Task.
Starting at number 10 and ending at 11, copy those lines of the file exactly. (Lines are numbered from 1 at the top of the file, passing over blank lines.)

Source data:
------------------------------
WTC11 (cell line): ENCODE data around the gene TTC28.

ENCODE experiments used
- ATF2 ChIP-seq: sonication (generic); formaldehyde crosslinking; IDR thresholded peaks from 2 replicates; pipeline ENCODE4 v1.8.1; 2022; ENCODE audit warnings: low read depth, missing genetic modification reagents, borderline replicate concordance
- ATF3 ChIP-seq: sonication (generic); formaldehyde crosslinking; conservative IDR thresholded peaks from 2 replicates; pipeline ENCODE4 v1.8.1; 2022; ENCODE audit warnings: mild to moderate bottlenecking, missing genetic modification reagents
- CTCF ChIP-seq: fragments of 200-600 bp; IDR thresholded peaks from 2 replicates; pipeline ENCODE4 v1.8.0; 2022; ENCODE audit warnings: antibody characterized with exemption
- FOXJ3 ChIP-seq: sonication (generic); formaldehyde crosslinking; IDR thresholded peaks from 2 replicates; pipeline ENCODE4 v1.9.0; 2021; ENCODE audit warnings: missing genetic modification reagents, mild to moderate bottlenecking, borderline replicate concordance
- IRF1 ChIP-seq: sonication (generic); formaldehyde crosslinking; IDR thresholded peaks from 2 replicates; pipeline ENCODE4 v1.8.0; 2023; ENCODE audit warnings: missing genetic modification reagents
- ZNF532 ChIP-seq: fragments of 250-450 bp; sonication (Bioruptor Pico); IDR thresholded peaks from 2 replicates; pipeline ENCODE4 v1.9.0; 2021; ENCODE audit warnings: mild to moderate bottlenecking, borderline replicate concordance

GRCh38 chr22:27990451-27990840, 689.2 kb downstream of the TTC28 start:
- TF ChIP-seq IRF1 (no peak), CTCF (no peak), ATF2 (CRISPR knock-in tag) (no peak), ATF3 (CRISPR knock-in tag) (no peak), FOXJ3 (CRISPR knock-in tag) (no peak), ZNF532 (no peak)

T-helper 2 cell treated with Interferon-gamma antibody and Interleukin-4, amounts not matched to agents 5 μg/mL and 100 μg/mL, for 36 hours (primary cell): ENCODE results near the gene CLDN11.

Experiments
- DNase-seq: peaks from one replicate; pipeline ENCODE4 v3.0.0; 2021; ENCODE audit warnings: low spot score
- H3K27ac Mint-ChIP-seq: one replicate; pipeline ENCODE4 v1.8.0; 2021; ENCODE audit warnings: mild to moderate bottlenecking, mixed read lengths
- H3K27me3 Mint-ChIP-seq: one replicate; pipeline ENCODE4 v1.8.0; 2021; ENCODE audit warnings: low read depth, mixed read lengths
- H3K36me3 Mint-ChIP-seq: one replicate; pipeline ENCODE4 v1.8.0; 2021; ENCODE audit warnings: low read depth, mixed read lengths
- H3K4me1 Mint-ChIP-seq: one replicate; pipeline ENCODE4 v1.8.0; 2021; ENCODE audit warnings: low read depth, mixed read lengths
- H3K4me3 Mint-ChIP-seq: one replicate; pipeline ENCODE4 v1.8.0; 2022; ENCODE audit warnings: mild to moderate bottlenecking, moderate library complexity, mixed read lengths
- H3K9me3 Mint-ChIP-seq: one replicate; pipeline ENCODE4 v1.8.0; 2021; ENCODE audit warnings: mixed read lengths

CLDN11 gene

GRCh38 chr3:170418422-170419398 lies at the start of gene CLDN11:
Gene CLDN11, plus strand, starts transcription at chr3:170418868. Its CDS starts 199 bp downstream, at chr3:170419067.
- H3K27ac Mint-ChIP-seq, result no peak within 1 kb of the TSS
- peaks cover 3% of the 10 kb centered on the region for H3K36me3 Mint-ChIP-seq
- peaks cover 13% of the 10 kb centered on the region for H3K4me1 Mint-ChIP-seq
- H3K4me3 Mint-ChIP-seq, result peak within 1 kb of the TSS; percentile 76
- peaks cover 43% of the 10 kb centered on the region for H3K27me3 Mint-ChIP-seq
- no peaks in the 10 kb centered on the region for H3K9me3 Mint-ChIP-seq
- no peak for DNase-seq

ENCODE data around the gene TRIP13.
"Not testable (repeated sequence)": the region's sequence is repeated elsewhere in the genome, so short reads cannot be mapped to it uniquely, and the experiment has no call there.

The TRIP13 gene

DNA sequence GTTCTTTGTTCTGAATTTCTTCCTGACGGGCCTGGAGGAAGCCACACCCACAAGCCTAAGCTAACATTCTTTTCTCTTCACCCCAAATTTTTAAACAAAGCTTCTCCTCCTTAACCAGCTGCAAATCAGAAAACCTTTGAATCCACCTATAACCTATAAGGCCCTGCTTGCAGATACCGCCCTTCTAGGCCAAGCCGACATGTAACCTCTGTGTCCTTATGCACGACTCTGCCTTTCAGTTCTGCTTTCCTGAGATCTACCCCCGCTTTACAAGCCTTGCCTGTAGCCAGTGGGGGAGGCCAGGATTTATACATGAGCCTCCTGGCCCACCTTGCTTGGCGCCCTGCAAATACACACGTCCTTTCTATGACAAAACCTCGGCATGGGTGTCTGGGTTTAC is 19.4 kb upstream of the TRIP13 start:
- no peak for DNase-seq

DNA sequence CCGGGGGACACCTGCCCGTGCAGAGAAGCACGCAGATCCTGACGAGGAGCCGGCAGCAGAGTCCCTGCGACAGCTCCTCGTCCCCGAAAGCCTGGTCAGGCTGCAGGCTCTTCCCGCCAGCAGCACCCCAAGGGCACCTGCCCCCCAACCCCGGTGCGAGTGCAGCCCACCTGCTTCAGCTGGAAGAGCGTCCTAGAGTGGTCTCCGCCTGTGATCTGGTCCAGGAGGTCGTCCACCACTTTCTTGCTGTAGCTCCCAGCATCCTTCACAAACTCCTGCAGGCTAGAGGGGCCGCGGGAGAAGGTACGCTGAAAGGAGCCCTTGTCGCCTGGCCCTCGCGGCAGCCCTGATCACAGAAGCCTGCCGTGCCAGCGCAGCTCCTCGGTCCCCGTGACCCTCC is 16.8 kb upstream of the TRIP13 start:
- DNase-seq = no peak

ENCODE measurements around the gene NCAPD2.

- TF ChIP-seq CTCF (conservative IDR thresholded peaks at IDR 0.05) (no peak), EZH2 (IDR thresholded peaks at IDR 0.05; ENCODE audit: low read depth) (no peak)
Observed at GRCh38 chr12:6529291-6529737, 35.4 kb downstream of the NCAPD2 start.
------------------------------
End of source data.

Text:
- TF ChIP-seq IRF1 (no peak), CTCF (no peak), ATF2 (CRISPR knock-in tag) (no peak), ATF3 (CRISPR knock-in tag) (no peak), FOXJ3 (CRISPR knock-in tag) (no peak), ZNF532 (no peak)

T-helper 2 cell treated with Interferon-gamma antibody and Interleukin-4, amounts not matched to agents 5 μg/mL and 100 μg/mL, for 36 hours (primary cell): ENCODE results near the gene CLDN11.